Suarez should know something about the Spanish mentality. Her parents are of Spanish background, and every summer she and her husband return to Spain to perform in a celebrated tablao, a kind of night club. But it was in Tampa, where she was born, that she started down this road. She began dance lessons at age 4 and made her first professional appearance at 13. She majored in dance at USF but left the school when offered an apprenticeship with the Milwaukee Ballet. Since then she's danced as a soloist with ballet companies in Pennsylvania, Maryland, Texas and Puerto Rico. She's studied classical ballet, flamenco and classical Spanish dance with teachers in Madrid, Cordoba and Seville, Spain, and toured the world with Jose Molina's Bailes Españoles.
In 1991, she and Jose decided to return to Tampa, where Suarez's family still lives. Their goal was, simply enough, to make a living in the practice and teaching of their art. Suarez taught first at the now-defunct Classical Ballet Center of Tampa, then with the West Florida Ballet. Eventually she opened her own studio on Hillsborough Avenue, where she currently presides over five classes a day of ballet and flamenco. (Her husband also teaches guitar there.) As for dancing, "Well, it's hard, but like I said, this is what we live for, this is what we do."
She and her husband perform two Saturdays a month at Cafe European in South Tampa, and at public schools for the Hillsborough County Arts Council. So the return to Tampa worked out after all: "We're very fortunate that we're able to do and make a living out of what we love to do," she says.
Having focused on the improvisational nature of flamenco, Suarez directs her remarks on the importance of rhythm: "You can be a wonderful interpreter and be terrible at keeping rhythm, and there's not a guitarist or a singer that would want to work with you."
But if you can master flamenco rhythm, you can last a lot longer than dancers in other forms: "We don't have the aesthetic either in flamenco that you might have in ballet, where there's a certain line that needs to met, or your legs need to be long, your feet need to be arched just so much," Suarez explains. "We don't have that in flamenco, and certainly your career is much longer because of that. You have people in their 60s and their 70s who still perform. ...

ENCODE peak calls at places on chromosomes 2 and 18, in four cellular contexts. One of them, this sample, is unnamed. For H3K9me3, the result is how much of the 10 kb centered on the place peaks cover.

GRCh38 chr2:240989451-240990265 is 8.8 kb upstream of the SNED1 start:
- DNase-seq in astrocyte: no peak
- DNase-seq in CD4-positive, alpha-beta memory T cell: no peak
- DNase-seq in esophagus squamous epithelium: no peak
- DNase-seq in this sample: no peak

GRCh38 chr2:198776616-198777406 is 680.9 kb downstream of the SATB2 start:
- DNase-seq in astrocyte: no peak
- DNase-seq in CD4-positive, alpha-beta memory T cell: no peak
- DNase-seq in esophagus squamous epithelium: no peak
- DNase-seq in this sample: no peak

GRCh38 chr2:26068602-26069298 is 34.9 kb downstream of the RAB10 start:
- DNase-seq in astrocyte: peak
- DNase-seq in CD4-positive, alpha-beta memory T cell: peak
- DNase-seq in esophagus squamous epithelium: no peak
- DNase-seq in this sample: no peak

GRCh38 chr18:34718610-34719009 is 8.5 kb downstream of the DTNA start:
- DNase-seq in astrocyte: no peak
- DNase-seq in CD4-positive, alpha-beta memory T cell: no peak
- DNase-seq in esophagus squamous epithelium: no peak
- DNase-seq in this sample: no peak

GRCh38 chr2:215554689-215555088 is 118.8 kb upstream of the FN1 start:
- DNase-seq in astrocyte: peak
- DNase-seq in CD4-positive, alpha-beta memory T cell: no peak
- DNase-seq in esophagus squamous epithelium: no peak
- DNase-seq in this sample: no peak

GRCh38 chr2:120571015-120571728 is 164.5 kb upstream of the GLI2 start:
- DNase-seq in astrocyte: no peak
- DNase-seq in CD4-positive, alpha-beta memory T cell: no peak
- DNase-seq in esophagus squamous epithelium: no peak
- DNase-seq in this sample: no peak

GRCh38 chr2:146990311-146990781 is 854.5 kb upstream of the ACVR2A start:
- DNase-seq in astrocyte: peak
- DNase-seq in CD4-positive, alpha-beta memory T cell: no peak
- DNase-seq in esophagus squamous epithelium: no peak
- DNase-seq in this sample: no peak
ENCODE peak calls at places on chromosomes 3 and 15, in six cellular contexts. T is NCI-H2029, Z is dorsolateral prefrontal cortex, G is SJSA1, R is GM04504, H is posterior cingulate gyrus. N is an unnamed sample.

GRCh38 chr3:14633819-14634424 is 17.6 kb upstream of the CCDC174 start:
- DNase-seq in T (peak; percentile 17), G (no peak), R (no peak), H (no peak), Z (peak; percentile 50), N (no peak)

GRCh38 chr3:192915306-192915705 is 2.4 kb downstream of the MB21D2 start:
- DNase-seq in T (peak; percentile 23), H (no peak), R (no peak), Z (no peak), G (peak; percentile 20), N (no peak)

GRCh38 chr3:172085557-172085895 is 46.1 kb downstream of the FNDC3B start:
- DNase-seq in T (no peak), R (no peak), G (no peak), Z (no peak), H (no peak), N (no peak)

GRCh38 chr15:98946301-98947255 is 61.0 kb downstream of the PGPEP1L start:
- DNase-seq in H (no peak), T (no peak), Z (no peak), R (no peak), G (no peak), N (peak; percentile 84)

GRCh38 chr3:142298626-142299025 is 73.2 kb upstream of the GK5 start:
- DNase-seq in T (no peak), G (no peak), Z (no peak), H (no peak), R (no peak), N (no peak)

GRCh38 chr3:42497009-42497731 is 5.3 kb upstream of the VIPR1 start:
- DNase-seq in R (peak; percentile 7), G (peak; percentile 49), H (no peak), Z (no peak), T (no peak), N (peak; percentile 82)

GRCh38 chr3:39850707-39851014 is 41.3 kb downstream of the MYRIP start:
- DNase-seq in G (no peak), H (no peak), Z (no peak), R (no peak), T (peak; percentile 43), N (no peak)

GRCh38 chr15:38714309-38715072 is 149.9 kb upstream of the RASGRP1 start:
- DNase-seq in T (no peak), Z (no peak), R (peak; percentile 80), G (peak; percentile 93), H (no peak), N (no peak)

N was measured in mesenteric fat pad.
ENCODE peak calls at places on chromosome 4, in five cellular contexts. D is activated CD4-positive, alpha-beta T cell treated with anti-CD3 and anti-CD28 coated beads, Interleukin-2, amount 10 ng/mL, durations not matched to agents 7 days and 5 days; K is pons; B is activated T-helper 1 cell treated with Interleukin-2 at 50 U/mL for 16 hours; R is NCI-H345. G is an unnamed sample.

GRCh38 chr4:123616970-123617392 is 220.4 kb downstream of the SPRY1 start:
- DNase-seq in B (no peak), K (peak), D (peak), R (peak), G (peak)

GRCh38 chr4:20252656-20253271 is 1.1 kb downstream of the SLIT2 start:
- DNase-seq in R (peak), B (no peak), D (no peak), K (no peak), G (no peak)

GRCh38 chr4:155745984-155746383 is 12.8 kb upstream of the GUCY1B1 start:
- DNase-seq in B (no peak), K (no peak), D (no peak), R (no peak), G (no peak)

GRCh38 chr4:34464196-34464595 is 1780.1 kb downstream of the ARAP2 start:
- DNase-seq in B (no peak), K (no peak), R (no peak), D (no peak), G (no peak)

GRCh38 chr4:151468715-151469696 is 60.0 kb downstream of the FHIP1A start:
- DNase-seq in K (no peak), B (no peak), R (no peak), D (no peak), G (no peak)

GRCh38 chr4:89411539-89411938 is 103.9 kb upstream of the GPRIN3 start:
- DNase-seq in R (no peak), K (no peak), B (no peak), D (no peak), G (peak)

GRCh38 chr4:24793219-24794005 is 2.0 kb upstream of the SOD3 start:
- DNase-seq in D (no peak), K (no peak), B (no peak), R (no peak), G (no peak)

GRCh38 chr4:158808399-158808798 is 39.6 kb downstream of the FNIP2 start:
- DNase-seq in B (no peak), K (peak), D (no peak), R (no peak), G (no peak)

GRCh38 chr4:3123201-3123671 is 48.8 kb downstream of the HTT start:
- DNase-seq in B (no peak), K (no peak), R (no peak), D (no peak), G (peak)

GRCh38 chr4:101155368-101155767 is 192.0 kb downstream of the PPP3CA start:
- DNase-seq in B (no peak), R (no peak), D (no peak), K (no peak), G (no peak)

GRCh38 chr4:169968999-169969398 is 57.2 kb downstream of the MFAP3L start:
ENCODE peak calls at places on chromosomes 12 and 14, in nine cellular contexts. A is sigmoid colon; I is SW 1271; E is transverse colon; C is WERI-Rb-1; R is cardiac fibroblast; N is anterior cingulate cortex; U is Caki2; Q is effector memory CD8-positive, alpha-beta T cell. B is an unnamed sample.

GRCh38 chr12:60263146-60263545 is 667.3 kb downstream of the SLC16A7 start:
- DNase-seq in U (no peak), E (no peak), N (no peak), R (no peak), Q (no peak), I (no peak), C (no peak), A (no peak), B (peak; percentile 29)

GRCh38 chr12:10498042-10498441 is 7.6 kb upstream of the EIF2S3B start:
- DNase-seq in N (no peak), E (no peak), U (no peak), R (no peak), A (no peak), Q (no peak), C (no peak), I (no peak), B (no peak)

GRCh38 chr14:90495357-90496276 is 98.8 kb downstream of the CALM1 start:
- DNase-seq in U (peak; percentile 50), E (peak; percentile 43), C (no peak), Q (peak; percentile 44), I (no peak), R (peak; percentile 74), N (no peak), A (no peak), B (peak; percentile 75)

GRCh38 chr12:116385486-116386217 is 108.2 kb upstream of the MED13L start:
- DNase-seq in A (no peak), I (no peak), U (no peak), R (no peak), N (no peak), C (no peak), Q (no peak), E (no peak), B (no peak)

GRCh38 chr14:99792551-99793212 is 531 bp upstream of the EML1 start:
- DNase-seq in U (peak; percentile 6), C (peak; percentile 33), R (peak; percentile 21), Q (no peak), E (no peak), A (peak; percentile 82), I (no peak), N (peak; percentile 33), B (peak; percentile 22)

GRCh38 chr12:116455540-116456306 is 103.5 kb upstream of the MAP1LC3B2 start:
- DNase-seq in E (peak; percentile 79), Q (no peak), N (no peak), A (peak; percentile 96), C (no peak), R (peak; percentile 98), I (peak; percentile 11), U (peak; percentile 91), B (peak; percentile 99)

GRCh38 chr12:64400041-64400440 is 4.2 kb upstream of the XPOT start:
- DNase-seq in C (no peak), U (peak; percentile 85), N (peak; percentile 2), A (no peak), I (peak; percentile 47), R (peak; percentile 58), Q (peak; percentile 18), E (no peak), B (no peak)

"What it all comes down to is, are you really, really good at keeping this rhythm and then can you interpret on top of that."
And one other thing: "How much passion, how much inspiration can you bring to those watching you." The Esther Suarez Moreno and Victor Moreno Academy of Dance and Music is at 7028 W. Hillsborough Ave., Tampa. Call 813-886-8414.
Movin' on Up There's been some good news recently for a couple of local theater artists. First, Kissy Vaughan, who's delighted audiences in several cabarets at the Tampa Bay Performing Arts Center, has landed a role in the first national Broadway tour of The Lion King. Vaughan will perform the part of Nala in the tour that eventually (2002-03 season) includes Tampa. On the writing end of things, Gulfport resident Gil Perlroth (Sex & Sensibility) has won a $5,000 Individual Artist Fellowship Award from the State of Florida's Division of Cultural Affairs. Perlroth's winning musical is called Thom & Sally, about the relationship of Thomas Jefferson and Sally Hemings. Perlroth's no newbie; this is about his 15 musical.
Congratulations Vaughan and Perlroth. And don't forget: we knew you when.